Tuesday, June 21, 2016

Estonia leads the digital world...another story

Best line in the article:

"The way Americans cave and accept that government services have to be shitty shows they've given up."

The Unexpected Story of How This Tiny Country Became the Most Tech-Savvy on Earth

Wednesday, June 15, 2016

Thinking About The People Who Got You Here....

Paul Haskell is one of the best Success Managers at Sprinklr.

He lives in Omaha, Nebraska and on my recent trip there, he insisted on taking me out to lunch.

He was most gracious...saying that "without you, I wouldn't be at Sprinklr and my life would be entirely different."

Obviously, it is very nice to be appreciated.

His comment sparked a conversation about the debts of gratitude we owe to all of the people in our lives who helped us get to where we are at the moment.

I may not be accepting an Oscar or a Tony (and that's unlikely to ever happen) and it's not like I have anything to brag about, but I did want to take a moment to thank some of the people who helped get me where I am professionally.

(I'm talking about the less obvious ones than parents and teachers.)

Call it part of my effort to practice gratitude and recognize how it's the people in each of our lives who make a difference.

So, a big thank you to...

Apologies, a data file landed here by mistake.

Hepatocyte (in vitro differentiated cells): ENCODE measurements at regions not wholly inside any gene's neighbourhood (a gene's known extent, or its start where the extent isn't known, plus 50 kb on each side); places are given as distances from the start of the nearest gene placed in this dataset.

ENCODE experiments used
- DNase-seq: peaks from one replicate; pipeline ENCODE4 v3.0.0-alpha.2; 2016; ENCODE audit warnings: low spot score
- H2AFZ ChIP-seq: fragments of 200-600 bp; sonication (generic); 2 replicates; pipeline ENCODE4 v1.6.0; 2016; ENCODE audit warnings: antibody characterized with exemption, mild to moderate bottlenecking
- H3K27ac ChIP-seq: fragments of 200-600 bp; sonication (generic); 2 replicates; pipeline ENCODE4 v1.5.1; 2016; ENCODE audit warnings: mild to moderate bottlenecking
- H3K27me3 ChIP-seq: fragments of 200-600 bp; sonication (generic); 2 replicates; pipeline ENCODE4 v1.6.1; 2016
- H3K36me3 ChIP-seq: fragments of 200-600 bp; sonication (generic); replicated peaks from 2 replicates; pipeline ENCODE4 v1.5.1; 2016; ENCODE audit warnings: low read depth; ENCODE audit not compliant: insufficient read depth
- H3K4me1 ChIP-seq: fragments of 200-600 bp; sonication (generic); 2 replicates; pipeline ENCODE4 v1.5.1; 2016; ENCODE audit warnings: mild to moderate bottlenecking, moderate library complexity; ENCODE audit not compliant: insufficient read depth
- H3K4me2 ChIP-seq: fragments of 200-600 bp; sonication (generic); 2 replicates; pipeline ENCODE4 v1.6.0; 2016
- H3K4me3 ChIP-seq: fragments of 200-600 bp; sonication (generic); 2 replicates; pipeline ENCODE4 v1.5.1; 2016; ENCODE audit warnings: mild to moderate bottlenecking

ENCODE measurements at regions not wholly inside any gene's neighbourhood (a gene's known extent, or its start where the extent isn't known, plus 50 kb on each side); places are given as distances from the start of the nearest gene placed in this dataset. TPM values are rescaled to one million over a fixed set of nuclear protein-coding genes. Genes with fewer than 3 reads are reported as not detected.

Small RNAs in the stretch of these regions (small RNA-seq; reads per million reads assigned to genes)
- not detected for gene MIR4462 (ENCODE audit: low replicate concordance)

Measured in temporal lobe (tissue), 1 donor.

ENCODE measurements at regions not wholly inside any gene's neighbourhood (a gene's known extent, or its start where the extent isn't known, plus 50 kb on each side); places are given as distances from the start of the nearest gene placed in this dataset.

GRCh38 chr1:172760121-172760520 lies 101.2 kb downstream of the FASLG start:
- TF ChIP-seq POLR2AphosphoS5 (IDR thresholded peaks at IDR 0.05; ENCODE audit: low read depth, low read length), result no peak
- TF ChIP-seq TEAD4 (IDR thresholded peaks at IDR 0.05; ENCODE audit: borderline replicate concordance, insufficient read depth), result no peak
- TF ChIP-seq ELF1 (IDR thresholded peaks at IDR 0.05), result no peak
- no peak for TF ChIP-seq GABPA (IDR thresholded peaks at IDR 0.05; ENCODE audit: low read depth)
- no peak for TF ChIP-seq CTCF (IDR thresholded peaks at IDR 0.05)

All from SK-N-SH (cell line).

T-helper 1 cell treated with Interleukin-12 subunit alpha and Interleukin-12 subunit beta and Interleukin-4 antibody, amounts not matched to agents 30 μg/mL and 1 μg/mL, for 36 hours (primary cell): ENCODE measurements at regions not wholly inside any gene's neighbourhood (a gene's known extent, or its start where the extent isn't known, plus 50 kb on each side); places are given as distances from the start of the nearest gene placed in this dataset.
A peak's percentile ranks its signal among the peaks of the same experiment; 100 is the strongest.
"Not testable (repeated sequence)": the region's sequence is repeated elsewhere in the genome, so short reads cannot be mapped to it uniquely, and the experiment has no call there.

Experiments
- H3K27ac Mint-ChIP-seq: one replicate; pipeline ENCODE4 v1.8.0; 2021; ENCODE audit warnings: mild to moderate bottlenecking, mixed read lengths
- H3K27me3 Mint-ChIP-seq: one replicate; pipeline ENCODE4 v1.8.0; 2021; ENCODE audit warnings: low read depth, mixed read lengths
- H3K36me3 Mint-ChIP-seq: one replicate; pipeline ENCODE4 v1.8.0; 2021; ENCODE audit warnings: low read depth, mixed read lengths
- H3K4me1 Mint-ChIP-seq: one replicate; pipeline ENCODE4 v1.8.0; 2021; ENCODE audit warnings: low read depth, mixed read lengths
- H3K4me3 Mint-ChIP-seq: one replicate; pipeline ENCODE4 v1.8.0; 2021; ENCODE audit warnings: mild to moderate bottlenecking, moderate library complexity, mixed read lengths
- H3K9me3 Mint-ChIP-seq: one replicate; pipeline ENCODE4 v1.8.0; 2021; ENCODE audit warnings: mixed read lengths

Todd Newfield...my first boss. He gave me a chance to start my career in "Internet Marketing" in Tokyo in 1997. Ignited my passion for marketing by giving me Peppers and Rogers "the 1:1 Future."

Paul Cimino....introduced me to the world of E-Commerce in NYC during the hey-day of Internet 1.0 and taught me how to sell.

Marty Cassidy...a former client (while working for Paul) who got me into an interview loop at Microsoft.

Tom Begley...who plucked me out of the interview loop and gave me my first job at Microsoft and taught me the ropes of selling to large enterprises.

Christine Zmuda...who put me into a channel marketing role and showed me what an operationally disciplined marketer looks like.

Dan Pink...who had the confidence to become my first consulting client at Never Stop Marketing.

Adam Schorr (whom I met via Jacob Licht) and became my first client at a major brand (JNJ), thus catapulting the fledgling consulting business to a new level.

Sonja Maxwell  and Steve Measelle who became flagship Microsoft clients and advocates, opening up doors all over the place.

Sean O'Rourke who took one of my Microsoft courses and said, "hey, there's a guy who says a lot of the stuff you said and whom you should meet."